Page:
Frankie Hunter: Relishing return to first team football
Written by Simon Austin — September 29, 2019
MIDDLESBROUGH’S Frankie Hunter has relished her return to first-team football this season - which has made her the only female lead sports scientist in the top two divisions.
Hunter joined Boro last season as Academy Head of Sports Science and Strength and Conditioning, having previously worked with the first teams for both Southampton and Everton.
Her elevation came after Jonathan Woodgate took over from Tony Pulis as Boro manager in the summer.
“The manager saw me working last year and asked me to step up because he believes in what I do,” Hunter told The Gazette. "Last year, my involvement with the first team was limited because Tony Pulis had a backroom staff."
Hunter described her job as, “helping prepare training sessions to maximise the fitness of the first-team players and making sure they are ready to perform in the way the manager wants, which obviously is a different way from how they played last year".
She added: “I have a say in how training is structured. The utopia for sports scientists is that they (the players) find the games easy physically. We want the training to be hard during the week so that when they come to a match day they find the physicality easy.
“We want them better equipped to express their technical and tactical ability. That is something I try to instil into players - we train hard to make the game easy."
She emphasised the togetherness of the staff, despite the fact the team is currently languishing at the wrong end of the Championship table.
”The staff here are all great," Hunter said. "They are all open, honest, very organised and we are all allowed to speak our minds. We say what we think. If it is not acted on then there is always a reason.
"We all have an equal input - coaching staff and medical and everyone’s opinion and expertise is valued. I love it here. There is a great atmosphere in training and in the building. Everything is open and everyone intermingles.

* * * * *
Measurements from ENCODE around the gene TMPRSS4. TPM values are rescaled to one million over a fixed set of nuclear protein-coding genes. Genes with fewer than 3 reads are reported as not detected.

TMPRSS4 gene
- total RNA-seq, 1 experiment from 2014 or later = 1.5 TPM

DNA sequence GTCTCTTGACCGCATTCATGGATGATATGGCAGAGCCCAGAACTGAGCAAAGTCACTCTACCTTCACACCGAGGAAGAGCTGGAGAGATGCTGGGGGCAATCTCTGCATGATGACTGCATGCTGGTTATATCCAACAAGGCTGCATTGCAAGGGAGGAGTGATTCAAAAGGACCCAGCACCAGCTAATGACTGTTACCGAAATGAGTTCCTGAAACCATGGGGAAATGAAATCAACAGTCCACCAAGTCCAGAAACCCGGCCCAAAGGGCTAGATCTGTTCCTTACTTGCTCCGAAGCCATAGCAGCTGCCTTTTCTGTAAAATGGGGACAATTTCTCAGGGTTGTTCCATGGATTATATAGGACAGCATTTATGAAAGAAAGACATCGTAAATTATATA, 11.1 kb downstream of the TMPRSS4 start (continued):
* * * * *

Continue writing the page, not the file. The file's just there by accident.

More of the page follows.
“In the canteen, everyone mixes - Academy staff, first team, younger players, the manager, you just sit wherever there is a spare seat. We are all part of the same club and the same group."
Hunter told The Gazette's Anthony Vickers: “Every morning, at seven o’clock, I sit down with the manager and we go through the schedule. Under Jonathan, the training framework is planned well in advance, so the skeleton is there. But we tweak it as and when needed.
“Depending on the responses of the players from the day before, if there are any modifications needed we will make them. I might recommend a few things, look at where we need to fine-tune things, maybe put a bit more emphasis on one or another aspect of the group session and increase or decrease training time on another.
“Then you look at individuals - those who might need a little bit more work, or players returning from injury or from international duty, or players who we feel we can get a bit more from.
“You need to look at ways that maybe they can have tailored individual work inside the session. The most important days for me are the Tuesdays and Wednesdays, because they are the conditioning days when we work really hard to get it right."
Hunter said matchday is "the day with probably the least involvement from me, it kind of runs itself".